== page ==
Foie gras, anyone?

OOOOOOOOOOHHHHHHHHH! THEY ARE EXTREMISTS! Maybe they’re racists, sexists, and homophobes, too! They should start an immediate investigation and put a stop to the heinous criminal act of selling serving foie gras!

Entrepreneurs will always win.

The state’s July 1 ban on foie gras was supposed to prevent the fatty goose or duck liver from being served at California restaurants. Instead, foie gras has become more popular, and enforcement of the new law has been nearly nonexistent.

Sacramento chefs and others from around California are exposing loopholes in the law, making foie gras fairly easy to find in restaurants despite its blacklisted status. You can find it served at such restaurants as The Kitchen in Sacramento, where foie gras is treated as a complimentary item – not officially for sale and technically, some say, not illegal.

“There’s more interest in foie gras now than ever,” said Randall Selland, executive chef and owner of The Kitchen. “If you ask to try it, we’ll let you have some. It won’t be on the menu and there’s no extra charge.”

Foie gras is produced by force feeding ducks or geese with a funnel and long tube to create an engorged liver, a process known as gavage. Though foie gras has deep roots in France’s culinary traditions, gavage has been outlawed in a number of European countries. The California ban was instituted in 2004 with the passage of SB 1520, and given a 7 1/2-year sunset for the law to take effect.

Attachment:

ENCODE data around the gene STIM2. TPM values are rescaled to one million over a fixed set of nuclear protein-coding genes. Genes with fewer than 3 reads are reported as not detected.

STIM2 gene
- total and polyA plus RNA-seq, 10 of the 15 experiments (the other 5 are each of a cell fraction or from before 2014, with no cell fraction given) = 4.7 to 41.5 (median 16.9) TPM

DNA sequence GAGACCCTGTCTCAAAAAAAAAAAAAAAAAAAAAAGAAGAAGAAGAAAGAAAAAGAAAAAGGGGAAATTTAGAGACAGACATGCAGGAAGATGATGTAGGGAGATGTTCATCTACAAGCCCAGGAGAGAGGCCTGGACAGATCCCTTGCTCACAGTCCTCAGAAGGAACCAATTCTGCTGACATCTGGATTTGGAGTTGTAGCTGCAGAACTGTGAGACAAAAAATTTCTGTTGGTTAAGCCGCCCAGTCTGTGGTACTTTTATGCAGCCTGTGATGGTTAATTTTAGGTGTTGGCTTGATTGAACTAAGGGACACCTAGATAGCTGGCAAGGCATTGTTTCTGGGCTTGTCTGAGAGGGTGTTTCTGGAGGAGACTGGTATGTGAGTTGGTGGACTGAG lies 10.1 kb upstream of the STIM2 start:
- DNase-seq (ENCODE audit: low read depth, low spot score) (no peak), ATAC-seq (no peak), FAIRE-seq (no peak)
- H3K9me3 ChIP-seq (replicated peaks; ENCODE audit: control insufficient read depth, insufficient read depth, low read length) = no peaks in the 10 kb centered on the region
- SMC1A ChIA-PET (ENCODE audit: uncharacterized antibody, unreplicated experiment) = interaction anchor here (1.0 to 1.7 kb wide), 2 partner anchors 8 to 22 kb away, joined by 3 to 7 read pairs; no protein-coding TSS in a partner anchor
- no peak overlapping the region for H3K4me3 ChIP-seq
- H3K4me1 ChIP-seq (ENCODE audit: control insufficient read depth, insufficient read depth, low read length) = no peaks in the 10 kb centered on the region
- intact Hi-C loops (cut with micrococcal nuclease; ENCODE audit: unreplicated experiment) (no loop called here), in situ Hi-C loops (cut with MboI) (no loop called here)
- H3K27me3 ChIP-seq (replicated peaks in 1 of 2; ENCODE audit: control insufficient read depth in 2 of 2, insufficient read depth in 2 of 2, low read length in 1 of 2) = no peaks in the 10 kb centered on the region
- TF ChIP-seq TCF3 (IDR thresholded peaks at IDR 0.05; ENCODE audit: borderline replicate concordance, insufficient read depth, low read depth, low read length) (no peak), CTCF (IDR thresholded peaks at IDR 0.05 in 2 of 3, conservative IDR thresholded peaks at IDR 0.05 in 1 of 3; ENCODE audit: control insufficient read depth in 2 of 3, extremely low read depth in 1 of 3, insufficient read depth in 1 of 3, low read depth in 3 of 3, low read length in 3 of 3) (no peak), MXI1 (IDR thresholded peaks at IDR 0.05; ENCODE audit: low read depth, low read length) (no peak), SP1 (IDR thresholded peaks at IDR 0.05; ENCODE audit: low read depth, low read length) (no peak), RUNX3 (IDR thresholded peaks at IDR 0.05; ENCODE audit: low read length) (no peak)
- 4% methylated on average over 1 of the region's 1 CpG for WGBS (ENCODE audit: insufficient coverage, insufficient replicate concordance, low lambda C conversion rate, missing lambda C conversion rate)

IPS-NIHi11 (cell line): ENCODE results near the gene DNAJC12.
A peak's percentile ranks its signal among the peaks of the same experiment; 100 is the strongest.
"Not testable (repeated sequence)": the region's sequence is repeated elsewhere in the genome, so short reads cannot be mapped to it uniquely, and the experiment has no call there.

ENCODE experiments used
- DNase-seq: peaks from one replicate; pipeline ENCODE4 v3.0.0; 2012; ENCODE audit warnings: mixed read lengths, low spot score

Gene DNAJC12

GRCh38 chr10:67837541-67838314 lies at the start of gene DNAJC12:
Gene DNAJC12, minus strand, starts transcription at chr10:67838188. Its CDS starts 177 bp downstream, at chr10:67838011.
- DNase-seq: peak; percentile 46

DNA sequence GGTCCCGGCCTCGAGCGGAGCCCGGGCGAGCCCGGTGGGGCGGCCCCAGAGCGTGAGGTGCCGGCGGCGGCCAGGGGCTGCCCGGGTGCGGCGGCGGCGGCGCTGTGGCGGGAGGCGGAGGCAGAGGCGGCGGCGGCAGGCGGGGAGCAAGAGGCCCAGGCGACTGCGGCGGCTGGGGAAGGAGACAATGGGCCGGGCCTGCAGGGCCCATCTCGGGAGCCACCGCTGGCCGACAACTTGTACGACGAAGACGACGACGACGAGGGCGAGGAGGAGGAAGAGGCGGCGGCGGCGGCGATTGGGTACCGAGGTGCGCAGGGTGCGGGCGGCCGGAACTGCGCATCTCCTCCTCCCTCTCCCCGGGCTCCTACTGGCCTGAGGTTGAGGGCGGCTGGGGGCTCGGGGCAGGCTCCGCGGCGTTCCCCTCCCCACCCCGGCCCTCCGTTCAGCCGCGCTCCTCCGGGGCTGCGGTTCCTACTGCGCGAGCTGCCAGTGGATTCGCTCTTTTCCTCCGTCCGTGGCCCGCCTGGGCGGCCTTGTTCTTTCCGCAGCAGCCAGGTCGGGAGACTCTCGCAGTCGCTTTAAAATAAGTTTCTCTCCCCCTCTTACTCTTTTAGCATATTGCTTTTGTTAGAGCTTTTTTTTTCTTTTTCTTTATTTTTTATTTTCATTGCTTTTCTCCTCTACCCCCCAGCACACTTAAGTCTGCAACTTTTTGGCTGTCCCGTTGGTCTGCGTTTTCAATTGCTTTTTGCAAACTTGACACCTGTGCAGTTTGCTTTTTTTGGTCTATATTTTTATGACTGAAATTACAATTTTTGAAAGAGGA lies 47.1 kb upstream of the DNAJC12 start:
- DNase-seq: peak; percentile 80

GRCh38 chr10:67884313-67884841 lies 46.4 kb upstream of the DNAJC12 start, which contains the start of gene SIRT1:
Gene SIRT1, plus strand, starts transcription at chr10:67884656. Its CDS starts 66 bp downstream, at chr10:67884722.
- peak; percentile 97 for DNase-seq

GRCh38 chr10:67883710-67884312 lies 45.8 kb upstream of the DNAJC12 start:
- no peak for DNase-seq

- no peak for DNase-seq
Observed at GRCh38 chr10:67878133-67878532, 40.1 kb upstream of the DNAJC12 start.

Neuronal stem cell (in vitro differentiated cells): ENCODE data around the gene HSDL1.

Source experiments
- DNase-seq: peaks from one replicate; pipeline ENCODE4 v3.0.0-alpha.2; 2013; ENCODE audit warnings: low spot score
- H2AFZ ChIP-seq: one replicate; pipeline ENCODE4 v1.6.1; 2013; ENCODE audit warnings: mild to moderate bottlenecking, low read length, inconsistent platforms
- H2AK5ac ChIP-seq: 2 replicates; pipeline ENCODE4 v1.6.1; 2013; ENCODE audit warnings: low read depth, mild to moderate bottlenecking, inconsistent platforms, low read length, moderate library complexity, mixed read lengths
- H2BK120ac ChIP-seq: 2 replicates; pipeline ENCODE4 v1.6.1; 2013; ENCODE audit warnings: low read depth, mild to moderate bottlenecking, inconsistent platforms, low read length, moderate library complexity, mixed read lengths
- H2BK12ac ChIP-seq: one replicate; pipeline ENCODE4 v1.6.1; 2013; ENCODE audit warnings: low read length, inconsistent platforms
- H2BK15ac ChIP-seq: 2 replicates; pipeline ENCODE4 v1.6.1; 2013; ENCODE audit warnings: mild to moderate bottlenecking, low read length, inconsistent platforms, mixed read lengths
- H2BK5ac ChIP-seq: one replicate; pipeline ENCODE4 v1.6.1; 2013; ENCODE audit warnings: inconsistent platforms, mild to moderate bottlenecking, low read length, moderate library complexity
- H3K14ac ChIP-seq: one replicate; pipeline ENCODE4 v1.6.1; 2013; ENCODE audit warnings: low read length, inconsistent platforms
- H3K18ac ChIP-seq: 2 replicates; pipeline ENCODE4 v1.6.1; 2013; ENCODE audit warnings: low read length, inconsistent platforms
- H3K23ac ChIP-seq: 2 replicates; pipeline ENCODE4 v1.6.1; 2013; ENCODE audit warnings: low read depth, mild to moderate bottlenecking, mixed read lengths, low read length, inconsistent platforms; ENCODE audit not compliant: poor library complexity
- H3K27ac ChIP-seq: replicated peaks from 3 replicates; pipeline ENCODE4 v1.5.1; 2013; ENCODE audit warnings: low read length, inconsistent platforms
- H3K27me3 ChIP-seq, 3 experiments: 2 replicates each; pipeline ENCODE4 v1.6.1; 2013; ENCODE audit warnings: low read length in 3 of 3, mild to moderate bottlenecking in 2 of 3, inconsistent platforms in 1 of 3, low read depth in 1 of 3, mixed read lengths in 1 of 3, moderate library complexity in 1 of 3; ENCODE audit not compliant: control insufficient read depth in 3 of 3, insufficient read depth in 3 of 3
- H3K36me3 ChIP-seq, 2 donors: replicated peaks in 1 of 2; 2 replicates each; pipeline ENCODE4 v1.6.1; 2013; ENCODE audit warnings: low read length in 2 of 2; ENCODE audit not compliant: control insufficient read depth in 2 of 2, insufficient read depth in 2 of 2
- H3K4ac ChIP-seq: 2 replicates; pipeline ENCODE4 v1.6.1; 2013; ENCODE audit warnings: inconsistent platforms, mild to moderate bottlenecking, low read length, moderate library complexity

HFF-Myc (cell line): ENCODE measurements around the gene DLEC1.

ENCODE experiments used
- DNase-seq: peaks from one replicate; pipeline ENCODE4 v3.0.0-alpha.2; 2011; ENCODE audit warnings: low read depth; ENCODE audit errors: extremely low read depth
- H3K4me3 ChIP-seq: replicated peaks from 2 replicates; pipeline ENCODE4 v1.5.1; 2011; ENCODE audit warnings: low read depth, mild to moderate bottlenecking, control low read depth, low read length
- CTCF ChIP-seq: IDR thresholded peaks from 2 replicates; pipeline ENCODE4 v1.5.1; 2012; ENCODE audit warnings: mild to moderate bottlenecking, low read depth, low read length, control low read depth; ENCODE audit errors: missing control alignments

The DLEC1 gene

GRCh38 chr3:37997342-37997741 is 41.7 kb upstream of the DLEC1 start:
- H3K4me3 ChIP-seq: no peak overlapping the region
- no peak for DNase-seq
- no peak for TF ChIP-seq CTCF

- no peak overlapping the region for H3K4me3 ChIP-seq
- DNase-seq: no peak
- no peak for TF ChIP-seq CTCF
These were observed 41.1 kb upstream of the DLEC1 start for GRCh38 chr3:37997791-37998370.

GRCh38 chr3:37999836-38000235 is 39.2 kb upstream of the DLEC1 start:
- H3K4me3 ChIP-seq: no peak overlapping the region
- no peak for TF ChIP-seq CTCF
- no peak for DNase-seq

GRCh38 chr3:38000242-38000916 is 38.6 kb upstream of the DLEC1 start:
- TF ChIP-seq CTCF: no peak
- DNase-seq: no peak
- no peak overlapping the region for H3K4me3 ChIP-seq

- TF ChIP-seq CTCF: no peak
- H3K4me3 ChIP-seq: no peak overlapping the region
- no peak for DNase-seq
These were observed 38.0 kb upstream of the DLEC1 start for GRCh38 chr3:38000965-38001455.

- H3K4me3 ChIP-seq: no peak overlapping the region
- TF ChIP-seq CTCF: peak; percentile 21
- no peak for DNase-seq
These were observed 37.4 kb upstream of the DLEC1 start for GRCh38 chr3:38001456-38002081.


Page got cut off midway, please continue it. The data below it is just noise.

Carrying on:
Some California chefs stocked up on foie gras before the ban took effect, with plans to offer it after July 1 as a complimentary item and duck the letter of the law.

“We know what the rules are, but we have enough to last a couple of months,” said Selland. “We’re waiting to see how this pans out and how it can be done. There’s a multitude of ways to do it.”

San Francisco’s Presidio Social Club, which is located on former Army barracks, invoked its federal land status and sold foie gras after July 1. That practice, however, recently stopped. Some California restaurants have also offered to cook any foie gras brought in by customers.

St. Helena’s Goose & Gander, which has a goose mascot named Fergus, currently offers a foie gras dish listed as “Senate Bill 1520.” The $28 dish includes a “torchon of Fergus” with bing cherry jam and toast.

Other California restaurants offer expensive orders of toast that come topped with “complimentary” foie gras. That’s the case at downtown’s Restaurant Thir13en, which serves a $21 brioche toast that’s paired with complimentary seared foie gras and a foie gras panna cotta.

“Most of the guys in town who were selling foie gras (before the ban) are selling it now,” said Adam Pechal, Restaurant Thir13en’s executive chef and owner.

“People are still coming in and looking for it. We’ve been riding that wave since before the ban and I think everyone in the state’s had a major increase in sales.”

The widespread flouting of the ban has outraged animal rights advocates.

“They’re extremists at this point who are acting outside the law,” said Carter Dillard, litigation director for the Animal Legal Defense Fund. […]